|Hey, point that thing somewhere else!|
Robin was sitting by the back door earlier this summer - literally, right by the back door. If a kid had come running out of the house, she would have been dinged. I was about to ask what the deal was, but when I saw her waving her tablet around at the house like a 5-year old trying to catch a butterfly in a net, it became clear: Internet coverage.
Our Wifi works reasonably well all over our house. The router is shoved away in the basement, out of sight, but functional. When you go out to the front porch or out into the back yard, to say, oh, I don't know, enjoy the promises of a wireless world and summer at the same time, the coverage is spotty at best. Our brick house with plaster walls seems to block the signal fairly well.
I figured our old router (5 years! old being a relative measure - tech ages faster than Alaskan Malamutes) was the issue. It is wireless G and even if you are a non-nerd, a casual glance through the tech-store flyer will tell you that something called wireless N has replaced it.
So I did some research...
It turns out that while N has replaced G, many of the selling features it promises are not entirely guaranteed. N promises greater speed and coverage - 6 to 10 times faster and 3 times the range in some cases. The caveat - the device you are receiving with must be N compatible and (here is a big AND) this is assuming no interference from walls, ducts, etc.
Basically, on a football field, N has better coverage and speed than G. In your house? All bets are off. I couldn't find a single expert who would claim that N is better than the rest all the time under all conditions.
So, what can help your wireless speed and coverage?
No matter what type of Router you have, here are some considerations:
- Firstly, your Internet connection will be the big limiting factor. Very few Internet Service Providers offer speeds (even their super deluxe ones) that will come close to maxing any G or N Router's capacity. Bell Canada's "Fibe" Internet offers 10Mbps speed (If you don't know what Mbps means, ignore it and just look at the numbers). Our Router streams wirelessly at 54 Mbps max. The Internet Provider is clearly the bottleneck there. Rogers offers a 75Mbps package ($100/month!). If you have that, you might need an N router. You might also be reading the wrong blog.
- Second, your Router should be somewhere central (i.e. not the basement) and elevated. Given they are ugly, we didn't consider this an option. But if you are looking for more juice without spending any money, try relocating.
- The final option you may consider is adding an external antenna. This is what we did. Here it is:
|$20 ain't free, but it is better than a new router (which may not actually improve range)|
How does an External Antenna change a Router's range?
Here is the (preposterously easy) How-To:
1. Remove the old antenna.Every wireless router I have ever seen has a simple screw off Antenna. You may want to check yours before ordering your new antenna though, on the off chance yours is different. Also, for photographing ease, I unplugged my router and all the cables attached to it. If you do this, make note of what goes where for reconnecting. You might be able to swap antennas without disconnecting the router at all (I did this on my first dry run for this post with no ill effects).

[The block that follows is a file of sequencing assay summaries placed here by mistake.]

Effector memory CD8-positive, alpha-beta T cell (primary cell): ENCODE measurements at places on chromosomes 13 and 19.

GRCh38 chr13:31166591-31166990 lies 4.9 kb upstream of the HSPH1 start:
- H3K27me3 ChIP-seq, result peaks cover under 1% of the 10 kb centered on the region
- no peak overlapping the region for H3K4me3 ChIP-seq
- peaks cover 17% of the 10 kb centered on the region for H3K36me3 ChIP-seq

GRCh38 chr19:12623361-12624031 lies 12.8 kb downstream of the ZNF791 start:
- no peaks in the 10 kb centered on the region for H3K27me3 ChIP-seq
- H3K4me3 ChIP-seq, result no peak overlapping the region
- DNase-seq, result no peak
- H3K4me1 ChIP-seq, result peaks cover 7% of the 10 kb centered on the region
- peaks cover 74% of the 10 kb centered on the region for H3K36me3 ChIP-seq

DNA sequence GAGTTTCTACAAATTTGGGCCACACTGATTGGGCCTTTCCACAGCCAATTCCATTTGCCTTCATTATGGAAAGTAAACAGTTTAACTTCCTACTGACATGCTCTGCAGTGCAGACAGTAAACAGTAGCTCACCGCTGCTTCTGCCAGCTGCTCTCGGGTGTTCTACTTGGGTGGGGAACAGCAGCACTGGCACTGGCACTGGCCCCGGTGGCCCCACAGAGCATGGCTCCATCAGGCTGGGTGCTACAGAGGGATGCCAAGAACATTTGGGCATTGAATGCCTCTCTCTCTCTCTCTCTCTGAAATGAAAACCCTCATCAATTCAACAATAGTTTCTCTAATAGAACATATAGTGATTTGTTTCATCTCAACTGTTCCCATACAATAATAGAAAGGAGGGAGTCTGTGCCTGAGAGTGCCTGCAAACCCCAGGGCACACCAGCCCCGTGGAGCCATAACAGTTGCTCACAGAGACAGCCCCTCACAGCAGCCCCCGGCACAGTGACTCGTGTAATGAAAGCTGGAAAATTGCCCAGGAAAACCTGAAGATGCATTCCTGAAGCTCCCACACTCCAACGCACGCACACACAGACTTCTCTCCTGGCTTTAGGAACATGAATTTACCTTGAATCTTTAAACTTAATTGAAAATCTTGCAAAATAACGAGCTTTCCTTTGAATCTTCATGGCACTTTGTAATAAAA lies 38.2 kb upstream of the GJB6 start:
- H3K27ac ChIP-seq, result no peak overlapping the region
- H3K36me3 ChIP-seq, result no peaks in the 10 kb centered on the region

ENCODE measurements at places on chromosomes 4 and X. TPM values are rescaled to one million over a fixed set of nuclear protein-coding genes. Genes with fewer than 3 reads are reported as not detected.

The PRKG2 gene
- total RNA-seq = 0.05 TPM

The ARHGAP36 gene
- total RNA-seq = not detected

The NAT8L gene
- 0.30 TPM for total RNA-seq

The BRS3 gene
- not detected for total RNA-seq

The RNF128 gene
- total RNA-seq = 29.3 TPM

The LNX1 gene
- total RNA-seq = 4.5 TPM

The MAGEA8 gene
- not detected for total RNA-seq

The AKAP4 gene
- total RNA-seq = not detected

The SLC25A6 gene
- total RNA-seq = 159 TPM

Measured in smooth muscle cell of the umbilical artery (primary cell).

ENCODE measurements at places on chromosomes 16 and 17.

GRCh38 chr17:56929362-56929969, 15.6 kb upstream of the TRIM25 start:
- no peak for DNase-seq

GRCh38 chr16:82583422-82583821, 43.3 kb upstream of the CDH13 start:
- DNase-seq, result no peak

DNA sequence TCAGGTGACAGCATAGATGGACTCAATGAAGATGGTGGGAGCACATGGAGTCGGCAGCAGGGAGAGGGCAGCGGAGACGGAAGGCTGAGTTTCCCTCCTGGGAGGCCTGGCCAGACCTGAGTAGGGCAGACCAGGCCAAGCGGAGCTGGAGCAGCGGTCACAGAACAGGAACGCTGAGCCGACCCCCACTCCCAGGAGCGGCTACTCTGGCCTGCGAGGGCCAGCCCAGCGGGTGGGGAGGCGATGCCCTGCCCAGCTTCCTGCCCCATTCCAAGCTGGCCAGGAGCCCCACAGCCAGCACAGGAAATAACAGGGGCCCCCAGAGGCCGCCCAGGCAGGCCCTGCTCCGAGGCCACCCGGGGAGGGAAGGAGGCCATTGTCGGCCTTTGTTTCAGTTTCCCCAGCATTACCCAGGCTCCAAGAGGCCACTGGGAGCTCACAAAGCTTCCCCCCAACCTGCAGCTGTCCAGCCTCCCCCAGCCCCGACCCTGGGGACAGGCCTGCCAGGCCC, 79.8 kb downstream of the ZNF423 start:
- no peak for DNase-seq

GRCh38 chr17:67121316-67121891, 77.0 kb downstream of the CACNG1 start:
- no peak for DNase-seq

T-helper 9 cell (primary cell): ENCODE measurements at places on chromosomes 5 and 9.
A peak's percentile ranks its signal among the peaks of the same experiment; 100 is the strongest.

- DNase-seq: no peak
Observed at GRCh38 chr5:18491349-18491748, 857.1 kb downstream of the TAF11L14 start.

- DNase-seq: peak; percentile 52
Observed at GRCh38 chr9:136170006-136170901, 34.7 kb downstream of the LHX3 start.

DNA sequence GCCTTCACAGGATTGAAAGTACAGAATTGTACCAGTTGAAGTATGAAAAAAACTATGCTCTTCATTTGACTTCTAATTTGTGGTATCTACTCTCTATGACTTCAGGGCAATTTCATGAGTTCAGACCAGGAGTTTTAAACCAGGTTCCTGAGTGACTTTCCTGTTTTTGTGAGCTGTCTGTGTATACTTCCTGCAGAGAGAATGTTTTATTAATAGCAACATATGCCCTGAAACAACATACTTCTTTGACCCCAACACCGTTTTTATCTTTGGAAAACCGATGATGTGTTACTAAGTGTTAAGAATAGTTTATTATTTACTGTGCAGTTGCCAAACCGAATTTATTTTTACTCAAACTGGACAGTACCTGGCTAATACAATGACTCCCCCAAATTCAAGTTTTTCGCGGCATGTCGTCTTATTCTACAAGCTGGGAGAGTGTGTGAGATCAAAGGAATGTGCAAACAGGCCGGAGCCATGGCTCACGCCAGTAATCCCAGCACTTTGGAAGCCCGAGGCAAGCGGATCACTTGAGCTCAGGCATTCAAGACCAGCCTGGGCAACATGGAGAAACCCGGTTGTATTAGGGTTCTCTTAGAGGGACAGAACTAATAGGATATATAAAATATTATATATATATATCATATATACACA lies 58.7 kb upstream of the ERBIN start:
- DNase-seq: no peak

2. Size Matters.
Here is the difference between the old and new Antennas. If it is going to be hidden in the basement, the UG-factor doesn't matter, but the size will certainly improve the range.
3. Screw the connector to your router where the old antenna came off.
The new antenna (if it is like all the ones I have seen) will come with a length of cable to aid in placement.
4. Re-install the router.
In our case, in the basement. If you removed and unplugged everything from it, remember to plug it all back in in the same locations. Ours hides up between the floor joists in our old laundry room.
5. Finally, locate the Antenna somewhere nearby.
The cable will give you options. Ours also came with a magnetic base, so it attached nicely to a piece of duct. It was fully prepared to do some fiddling around with location to get the best range we could get, but this spot worked just fine.
|Even the spiders deserve decent Internet connectivity.|
Lastly, if you are as (or more) nerdy than me, you are likely spotting piles of issues in this post. I have simplified a number of things for simple simplicity. For example, speed and range are two different things, but you will have to agree that better coverage (more "Bars") most often translates into better speed for the Wi-Fi things we do most often (browsing and email). Also, I know my router and antenna are in pretty much the worst possible cluster of interference and obstacles - but it still works flawlessly. If you were to upgrade your antenna on a router already in a good location, I imagine your wifi could reach down the block. We didn't need that, but go for it if you like.